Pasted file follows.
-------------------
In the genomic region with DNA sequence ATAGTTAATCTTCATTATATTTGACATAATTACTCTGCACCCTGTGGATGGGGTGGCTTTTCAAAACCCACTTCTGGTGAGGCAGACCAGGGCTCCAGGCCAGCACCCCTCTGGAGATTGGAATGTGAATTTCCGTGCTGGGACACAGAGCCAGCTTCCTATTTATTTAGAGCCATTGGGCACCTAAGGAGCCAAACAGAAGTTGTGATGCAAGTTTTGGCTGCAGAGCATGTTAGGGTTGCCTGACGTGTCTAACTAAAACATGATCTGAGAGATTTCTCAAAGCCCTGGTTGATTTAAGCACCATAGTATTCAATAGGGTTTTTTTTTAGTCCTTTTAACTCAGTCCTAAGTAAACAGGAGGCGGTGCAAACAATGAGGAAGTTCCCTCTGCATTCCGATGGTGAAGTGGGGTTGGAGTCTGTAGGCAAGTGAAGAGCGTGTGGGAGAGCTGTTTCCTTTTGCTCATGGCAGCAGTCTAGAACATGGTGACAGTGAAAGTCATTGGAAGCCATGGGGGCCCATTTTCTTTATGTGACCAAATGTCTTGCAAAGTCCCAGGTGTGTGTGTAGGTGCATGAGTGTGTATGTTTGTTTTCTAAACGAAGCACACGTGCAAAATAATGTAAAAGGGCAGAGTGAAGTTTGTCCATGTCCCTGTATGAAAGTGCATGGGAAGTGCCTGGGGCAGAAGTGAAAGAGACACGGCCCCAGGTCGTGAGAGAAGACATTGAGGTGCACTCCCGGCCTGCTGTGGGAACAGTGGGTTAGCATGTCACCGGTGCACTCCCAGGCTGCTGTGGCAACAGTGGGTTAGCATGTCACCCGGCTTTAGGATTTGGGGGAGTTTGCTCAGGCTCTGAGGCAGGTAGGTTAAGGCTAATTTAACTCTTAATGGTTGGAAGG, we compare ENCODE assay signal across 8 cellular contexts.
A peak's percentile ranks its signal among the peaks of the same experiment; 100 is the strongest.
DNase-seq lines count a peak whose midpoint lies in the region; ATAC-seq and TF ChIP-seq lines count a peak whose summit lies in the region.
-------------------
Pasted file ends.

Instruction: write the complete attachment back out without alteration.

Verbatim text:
In the genomic region with DNA sequence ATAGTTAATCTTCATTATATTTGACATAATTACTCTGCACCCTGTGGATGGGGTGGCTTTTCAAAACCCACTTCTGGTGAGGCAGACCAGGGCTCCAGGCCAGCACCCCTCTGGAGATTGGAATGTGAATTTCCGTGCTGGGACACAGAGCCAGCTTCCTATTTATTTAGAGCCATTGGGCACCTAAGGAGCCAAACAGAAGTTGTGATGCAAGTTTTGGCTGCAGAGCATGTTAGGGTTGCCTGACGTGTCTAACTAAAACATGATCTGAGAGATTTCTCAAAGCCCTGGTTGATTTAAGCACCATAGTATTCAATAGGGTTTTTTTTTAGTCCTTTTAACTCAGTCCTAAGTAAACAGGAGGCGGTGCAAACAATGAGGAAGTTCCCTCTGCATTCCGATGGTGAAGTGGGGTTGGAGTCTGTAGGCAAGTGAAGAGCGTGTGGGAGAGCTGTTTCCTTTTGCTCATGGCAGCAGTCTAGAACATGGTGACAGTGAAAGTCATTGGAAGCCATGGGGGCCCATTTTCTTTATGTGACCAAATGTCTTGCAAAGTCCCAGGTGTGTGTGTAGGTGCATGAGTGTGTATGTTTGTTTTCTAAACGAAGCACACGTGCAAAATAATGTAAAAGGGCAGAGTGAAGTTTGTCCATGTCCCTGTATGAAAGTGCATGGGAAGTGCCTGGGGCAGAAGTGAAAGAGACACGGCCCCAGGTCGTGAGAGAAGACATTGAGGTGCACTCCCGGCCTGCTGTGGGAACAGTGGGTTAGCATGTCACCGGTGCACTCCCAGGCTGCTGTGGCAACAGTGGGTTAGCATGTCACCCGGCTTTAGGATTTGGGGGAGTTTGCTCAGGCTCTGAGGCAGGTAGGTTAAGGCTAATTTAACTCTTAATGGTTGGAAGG, we compare ENCODE assay signal across 8 cellular contexts.
A peak's percentile ranks its signal among the peaks of the same experiment; 100 is the strongest.
DNase-seq lines count a peak whose midpoint lies in the region; ATAC-seq and TF ChIP-seq lines count a peak whose summit lies in the region.